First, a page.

The Time Machine Strikes Again (Pt 3)

28 04 2010

The story continues.

I gasped unintelligibly for several long moments. Richmond’s eyes crinkled at the corners but his mouth stayed severely immobile. My scattered wits gathered together like birds slowly coming to roost.

“Richmond what are you doing here?”

“Ah, my dear Viktor. I am growing old. A fate one cannot escape no matter how far into the past one travels.” He turned to face the fire, leaning on a staff I had not noticed before.

As the amber light fell on his face it carved out deep crevices around his eyes and mouth. Wrinkle upon wrinkle cast stark shadows on skin I had only known as smooth and young. It was a disconcerting sensation to see age where I anticipated only youth. My eyes traced his face, following lines and curves with the desperation of a lost man looking for a map. But his face gave me no clues, just line upon line leading back into the labyrinth of lost time.

“It must be a shock for you, seeing me like this and seeing me here, heya?” Even his voice had changed, mellowing and deepening into a cadence and accent unknown in modern Britain.

“Yes.” I swallowed hard. “That hardly begins to describe my surprise. We thought you dead. I was sure of it. There was blood on the Machine and no trace of you. To find you at all was unlooked for- how did it happen that we are both here? I mean here and NOW?”

“Oh.” He waved a hand dismissively and lowered himself into the throne-like chair. “I installed a mechanism on the Machine. The details are unimportant. Suffice it to say that as soon as someone came along to give the Machine enough power it would return to my location in Time. You must have done so when you attempted to Travel farther than a year. You DID attempt such a thing, did you not?”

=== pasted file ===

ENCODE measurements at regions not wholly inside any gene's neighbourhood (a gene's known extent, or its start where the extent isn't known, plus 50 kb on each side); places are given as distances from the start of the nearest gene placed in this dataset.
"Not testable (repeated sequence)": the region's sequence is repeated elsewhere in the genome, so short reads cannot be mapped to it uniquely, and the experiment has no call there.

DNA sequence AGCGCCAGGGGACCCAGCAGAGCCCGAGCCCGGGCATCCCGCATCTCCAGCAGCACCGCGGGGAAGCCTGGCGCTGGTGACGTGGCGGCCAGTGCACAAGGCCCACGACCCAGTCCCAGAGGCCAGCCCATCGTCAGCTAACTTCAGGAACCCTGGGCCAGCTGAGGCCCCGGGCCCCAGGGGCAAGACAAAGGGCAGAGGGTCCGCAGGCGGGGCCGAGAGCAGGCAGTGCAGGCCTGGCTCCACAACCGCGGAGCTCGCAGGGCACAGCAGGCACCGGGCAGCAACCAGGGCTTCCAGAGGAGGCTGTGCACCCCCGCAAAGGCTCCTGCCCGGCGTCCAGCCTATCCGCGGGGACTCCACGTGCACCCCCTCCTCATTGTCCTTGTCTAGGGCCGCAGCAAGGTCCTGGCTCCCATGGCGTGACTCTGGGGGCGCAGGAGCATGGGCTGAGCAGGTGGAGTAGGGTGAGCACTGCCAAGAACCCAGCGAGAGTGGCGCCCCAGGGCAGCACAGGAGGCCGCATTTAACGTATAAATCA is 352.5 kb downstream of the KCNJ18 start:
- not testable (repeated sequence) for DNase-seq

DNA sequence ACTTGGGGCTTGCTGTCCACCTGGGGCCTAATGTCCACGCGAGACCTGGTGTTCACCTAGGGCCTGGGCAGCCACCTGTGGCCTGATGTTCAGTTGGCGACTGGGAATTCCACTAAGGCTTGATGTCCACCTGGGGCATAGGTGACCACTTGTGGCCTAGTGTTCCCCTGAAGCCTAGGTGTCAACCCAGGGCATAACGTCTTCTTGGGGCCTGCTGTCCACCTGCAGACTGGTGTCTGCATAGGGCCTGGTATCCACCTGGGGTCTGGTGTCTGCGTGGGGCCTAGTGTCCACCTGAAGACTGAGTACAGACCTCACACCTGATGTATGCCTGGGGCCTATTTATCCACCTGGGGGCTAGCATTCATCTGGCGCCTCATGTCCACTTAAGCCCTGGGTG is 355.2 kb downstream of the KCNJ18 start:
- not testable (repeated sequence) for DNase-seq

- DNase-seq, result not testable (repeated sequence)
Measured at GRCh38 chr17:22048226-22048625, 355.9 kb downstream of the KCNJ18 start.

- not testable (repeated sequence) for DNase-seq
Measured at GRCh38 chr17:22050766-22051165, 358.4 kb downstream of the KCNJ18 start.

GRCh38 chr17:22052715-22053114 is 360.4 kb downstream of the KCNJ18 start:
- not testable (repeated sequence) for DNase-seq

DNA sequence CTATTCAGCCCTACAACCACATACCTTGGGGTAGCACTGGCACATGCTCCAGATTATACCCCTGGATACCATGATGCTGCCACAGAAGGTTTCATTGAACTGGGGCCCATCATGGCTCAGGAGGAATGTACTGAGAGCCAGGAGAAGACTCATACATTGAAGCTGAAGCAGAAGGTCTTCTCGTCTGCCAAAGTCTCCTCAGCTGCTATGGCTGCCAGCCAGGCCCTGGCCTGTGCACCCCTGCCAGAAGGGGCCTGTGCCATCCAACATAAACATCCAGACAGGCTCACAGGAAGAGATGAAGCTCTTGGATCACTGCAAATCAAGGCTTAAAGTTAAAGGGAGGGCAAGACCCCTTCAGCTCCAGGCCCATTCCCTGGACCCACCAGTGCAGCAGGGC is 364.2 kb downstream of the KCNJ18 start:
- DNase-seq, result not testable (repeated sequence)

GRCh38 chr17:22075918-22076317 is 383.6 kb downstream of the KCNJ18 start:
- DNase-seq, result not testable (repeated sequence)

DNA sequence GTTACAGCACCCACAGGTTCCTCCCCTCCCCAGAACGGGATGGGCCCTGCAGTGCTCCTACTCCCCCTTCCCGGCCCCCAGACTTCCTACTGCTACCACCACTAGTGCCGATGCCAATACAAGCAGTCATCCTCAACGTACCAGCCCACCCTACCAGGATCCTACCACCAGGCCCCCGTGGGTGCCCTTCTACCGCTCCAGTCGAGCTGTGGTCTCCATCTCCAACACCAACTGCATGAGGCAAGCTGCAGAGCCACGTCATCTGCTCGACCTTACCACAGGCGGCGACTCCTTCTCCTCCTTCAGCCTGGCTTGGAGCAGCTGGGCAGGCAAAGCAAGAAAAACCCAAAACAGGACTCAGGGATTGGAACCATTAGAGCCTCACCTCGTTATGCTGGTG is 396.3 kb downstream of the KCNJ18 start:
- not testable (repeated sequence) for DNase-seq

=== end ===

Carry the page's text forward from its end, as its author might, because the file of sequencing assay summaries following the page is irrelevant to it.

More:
“I did. I wanted to go forward in time three years.”

A rasping chuckle oozed from between my friend’s lips. “Bit of a nasty shock for you, then?”

“I should say so.”

“I am sorry for that. If there had been any way to program the Machine to send itself back to me I would have. I never anticipated losing it at all, you know. Unfortunately I became forcibly separated from my invention forty years ago. The man who did it sent the Machine back and stranded me here. Or so he thought.”

“What? How could anyone have done such a thing? No one knows how to work it except yourself.”

“And you, my friend.”

I shook my head in frustration. “That is neither here nor there. I want to understand who could have done this!”

Richmond gazed at me for several long moments. Waves of warmth from the roaring fire bathed me and lit my friend’s eyes with a fire that had nothing to do with the flames beside us. He leaned back and  the wing of his chair cut off his face from light. “Pull up a stool, Viktor. I will call for wine.”

Obediently I turned away from the fire and paused to allow my eyes to adjust. Dim shapes gathered themselves together in the gloom of the hall and I found a smallish chair. It was heavy and I had to drag it, my bruised muscles protesting the whole way, until I had once more entered the circle of light cast by the fire. Meanwhile Richmond had summoned some kind of page, who slunk into the room like a whipped dog then slunk back out again. I settled into the chair and a dank silence descended over the hall.

I took the time to look again at my friend. In the chancy half-light his figure seemed more like a tree than a man. Twisted and gnarled and strangely rooted in place. Perhaps it was my own experiences and perhaps it was fear but Richmond loomed larger than reality for those few moments. He had most certainly changed.

The wine arrived in a silver pitcher with two wrought-silver chalices. The page poured the wine and waited to be dismissed before melting into the dark and disappearing. Richmond passed me a chalice but said nothing.

I sipped at the wine and was surprised to find it very good. “I saw no vineyard,” I observed.

“There are none. The wine is purchased from Armorica.”

“Ah.” I paused, allowing Richmond time to answer the question hanging between us. He was silent, however and my patience was quickly exhausted. “So who did it, Richmond? Who stranded you here?”

He sighed, a sound like strong wind in old trees. “Are you familiar with the name ‘Merlin’?”

To be continued some more….

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